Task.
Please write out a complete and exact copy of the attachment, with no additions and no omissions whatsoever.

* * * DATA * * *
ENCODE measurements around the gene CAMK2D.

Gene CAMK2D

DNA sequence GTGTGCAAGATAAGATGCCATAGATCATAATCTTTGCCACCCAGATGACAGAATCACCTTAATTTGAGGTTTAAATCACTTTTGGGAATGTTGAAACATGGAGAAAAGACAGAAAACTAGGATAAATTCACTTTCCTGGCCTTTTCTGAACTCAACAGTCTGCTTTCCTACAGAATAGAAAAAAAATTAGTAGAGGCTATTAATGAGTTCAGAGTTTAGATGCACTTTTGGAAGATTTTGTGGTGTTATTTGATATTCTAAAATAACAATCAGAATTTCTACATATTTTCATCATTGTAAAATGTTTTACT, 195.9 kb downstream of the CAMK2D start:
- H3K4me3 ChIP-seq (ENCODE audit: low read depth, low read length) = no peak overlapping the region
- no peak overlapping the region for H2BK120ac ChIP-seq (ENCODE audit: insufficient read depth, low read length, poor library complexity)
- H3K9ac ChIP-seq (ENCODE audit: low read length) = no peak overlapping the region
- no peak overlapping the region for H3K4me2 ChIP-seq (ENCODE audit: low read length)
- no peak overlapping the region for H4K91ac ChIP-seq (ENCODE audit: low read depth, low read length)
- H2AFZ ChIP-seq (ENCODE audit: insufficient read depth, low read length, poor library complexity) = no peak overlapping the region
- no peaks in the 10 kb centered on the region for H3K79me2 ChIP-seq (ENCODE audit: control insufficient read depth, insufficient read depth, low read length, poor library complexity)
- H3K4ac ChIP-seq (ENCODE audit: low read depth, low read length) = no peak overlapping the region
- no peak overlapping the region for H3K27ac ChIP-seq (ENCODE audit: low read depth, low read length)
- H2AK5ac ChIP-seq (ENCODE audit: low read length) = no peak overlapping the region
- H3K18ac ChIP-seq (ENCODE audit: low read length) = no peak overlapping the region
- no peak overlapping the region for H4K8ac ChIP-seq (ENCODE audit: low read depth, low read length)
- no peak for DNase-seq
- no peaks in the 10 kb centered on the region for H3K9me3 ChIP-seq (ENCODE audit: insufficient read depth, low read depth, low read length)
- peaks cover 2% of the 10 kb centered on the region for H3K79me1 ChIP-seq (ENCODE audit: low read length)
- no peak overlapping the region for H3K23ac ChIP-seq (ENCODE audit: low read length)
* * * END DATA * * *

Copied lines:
ENCODE measurements around the gene CAMK2D.

Gene CAMK2D

DNA sequence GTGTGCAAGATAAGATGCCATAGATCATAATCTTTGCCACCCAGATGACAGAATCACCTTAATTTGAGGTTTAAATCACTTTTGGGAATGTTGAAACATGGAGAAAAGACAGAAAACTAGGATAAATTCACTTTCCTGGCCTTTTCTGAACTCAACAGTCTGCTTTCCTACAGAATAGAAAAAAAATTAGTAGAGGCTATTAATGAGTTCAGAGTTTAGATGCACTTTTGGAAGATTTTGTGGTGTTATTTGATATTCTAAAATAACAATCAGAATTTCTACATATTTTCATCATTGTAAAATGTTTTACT, 195.9 kb downstream of the CAMK2D start:
- H3K4me3 ChIP-seq (ENCODE audit: low read depth, low read length) = no peak overlapping the region
- no peak overlapping the region for H2BK120ac ChIP-seq (ENCODE audit: insufficient read depth, low read length, poor library complexity)
- H3K9ac ChIP-seq (ENCODE audit: low read length) = no peak overlapping the region
- no peak overlapping the region for H3K4me2 ChIP-seq (ENCODE audit: low read length)
- no peak overlapping the region for H4K91ac ChIP-seq (ENCODE audit: low read depth, low read length)
- H2AFZ ChIP-seq (ENCODE audit: insufficient read depth, low read length, poor library complexity) = no peak overlapping the region
- no peaks in the 10 kb centered on the region for H3K79me2 ChIP-seq (ENCODE audit: control insufficient read depth, insufficient read depth, low read length, poor library complexity)
- H3K4ac ChIP-seq (ENCODE audit: low read depth, low read length) = no peak overlapping the region
- no peak overlapping the region for H3K27ac ChIP-seq (ENCODE audit: low read depth, low read length)
- H2AK5ac ChIP-seq (ENCODE audit: low read length) = no peak overlapping the region
- H3K18ac ChIP-seq (ENCODE audit: low read length) = no peak overlapping the region
- no peak overlapping the region for H4K8ac ChIP-seq (ENCODE audit: low read depth, low read length)
- no peak for DNase-seq
- no peaks in the 10 kb centered on the region for H3K9me3 ChIP-seq (ENCODE audit: insufficient read depth, low read depth, low read length)
- peaks cover 2% of the 10 kb centered on the region for H3K79me1 ChIP-seq (ENCODE audit: low read length)
- no peak overlapping the region for H3K23ac ChIP-seq (ENCODE audit: low read length)